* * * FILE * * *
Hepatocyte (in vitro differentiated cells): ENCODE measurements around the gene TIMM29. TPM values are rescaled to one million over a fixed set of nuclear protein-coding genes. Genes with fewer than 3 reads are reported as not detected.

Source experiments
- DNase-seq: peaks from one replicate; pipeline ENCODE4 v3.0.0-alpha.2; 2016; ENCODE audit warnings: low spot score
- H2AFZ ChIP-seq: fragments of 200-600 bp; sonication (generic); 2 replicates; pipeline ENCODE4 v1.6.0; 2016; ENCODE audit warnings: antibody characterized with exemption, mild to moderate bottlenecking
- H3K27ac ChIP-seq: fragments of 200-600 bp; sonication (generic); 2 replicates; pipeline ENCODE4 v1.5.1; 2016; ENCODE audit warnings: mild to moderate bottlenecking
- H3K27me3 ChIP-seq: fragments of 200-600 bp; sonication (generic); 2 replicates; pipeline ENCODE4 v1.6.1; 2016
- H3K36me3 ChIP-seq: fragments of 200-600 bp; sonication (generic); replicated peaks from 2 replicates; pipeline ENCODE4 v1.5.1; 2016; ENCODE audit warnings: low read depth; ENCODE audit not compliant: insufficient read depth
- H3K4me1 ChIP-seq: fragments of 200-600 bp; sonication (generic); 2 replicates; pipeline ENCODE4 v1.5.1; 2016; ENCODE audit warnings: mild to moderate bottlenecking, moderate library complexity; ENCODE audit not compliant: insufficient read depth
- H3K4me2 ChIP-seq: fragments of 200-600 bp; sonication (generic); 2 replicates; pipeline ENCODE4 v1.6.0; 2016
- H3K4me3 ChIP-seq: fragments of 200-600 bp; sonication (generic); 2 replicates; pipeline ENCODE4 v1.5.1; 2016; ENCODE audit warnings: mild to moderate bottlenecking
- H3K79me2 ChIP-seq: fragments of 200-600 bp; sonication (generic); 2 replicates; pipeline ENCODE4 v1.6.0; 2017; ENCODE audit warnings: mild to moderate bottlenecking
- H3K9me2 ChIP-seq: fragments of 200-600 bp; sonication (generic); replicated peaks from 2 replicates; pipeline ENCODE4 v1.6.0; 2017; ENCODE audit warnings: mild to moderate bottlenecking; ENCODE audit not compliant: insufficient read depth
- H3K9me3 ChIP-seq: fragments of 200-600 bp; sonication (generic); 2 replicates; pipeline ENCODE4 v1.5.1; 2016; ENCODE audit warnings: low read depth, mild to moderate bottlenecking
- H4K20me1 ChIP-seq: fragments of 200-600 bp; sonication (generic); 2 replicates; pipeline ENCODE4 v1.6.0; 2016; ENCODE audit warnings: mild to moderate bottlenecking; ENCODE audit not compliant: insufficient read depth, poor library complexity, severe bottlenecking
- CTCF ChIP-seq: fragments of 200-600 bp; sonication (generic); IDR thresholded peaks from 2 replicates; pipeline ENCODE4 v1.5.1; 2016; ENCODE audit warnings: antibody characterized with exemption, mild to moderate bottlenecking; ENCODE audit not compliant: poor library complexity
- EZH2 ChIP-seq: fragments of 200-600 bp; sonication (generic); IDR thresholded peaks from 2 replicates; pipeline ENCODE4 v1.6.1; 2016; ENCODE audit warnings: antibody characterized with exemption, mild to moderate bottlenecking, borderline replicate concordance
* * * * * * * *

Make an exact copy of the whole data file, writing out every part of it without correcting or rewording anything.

Hepatocyte (in vitro differentiated cells): ENCODE measurements around the gene TIMM29. TPM values are rescaled to one million over a fixed set of nuclear protein-coding genes. Genes with fewer than 3 reads are reported as not detected.

Source experiments
- DNase-seq: peaks from one replicate; pipeline ENCODE4 v3.0.0-alpha.2; 2016; ENCODE audit warnings: low spot score
- H2AFZ ChIP-seq: fragments of 200-600 bp; sonication (generic); 2 replicates; pipeline ENCODE4 v1.6.0; 2016; ENCODE audit warnings: antibody characterized with exemption, mild to moderate bottlenecking
- H3K27ac ChIP-seq: fragments of 200-600 bp; sonication (generic); 2 replicates; pipeline ENCODE4 v1.5.1; 2016; ENCODE audit warnings: mild to moderate bottlenecking
- H3K27me3 ChIP-seq: fragments of 200-600 bp; sonication (generic); 2 replicates; pipeline ENCODE4 v1.6.1; 2016
- H3K36me3 ChIP-seq: fragments of 200-600 bp; sonication (generic); replicated peaks from 2 replicates; pipeline ENCODE4 v1.5.1; 2016; ENCODE audit warnings: low read depth; ENCODE audit not compliant: insufficient read depth
- H3K4me1 ChIP-seq: fragments of 200-600 bp; sonication (generic); 2 replicates; pipeline ENCODE4 v1.5.1; 2016; ENCODE audit warnings: mild to moderate bottlenecking, moderate library complexity; ENCODE audit not compliant: insufficient read depth
- H3K4me2 ChIP-seq: fragments of 200-600 bp; sonication (generic); 2 replicates; pipeline ENCODE4 v1.6.0; 2016
- H3K4me3 ChIP-seq: fragments of 200-600 bp; sonication (generic); 2 replicates; pipeline ENCODE4 v1.5.1; 2016; ENCODE audit warnings: mild to moderate bottlenecking
- H3K79me2 ChIP-seq: fragments of 200-600 bp; sonication (generic); 2 replicates; pipeline ENCODE4 v1.6.0; 2017; ENCODE audit warnings: mild to moderate bottlenecking
- H3K9me2 ChIP-seq: fragments of 200-600 bp; sonication (generic); replicated peaks from 2 replicates; pipeline ENCODE4 v1.6.0; 2017; ENCODE audit warnings: mild to moderate bottlenecking; ENCODE audit not compliant: insufficient read depth
- H3K9me3 ChIP-seq: fragments of 200-600 bp; sonication (generic); 2 replicates; pipeline ENCODE4 v1.5.1; 2016; ENCODE audit warnings: low read depth, mild to moderate bottlenecking
- H4K20me1 ChIP-seq: fragments of 200-600 bp; sonication (generic); 2 replicates; pipeline ENCODE4 v1.6.0; 2016; ENCODE audit warnings: mild to moderate bottlenecking; ENCODE audit not compliant: insufficient read depth, poor library complexity, severe bottlenecking
- CTCF ChIP-seq: fragments of 200-600 bp; sonication (generic); IDR thresholded peaks from 2 replicates; pipeline ENCODE4 v1.5.1; 2016; ENCODE audit warnings: antibody characterized with exemption, mild to moderate bottlenecking; ENCODE audit not compliant: poor library complexity
- EZH2 ChIP-seq: fragments of 200-600 bp; sonication (generic); IDR thresholded peaks from 2 replicates; pipeline ENCODE4 v1.6.1; 2016; ENCODE audit warnings: antibody characterized with exemption, mild to moderate bottlenecking, borderline replicate concordance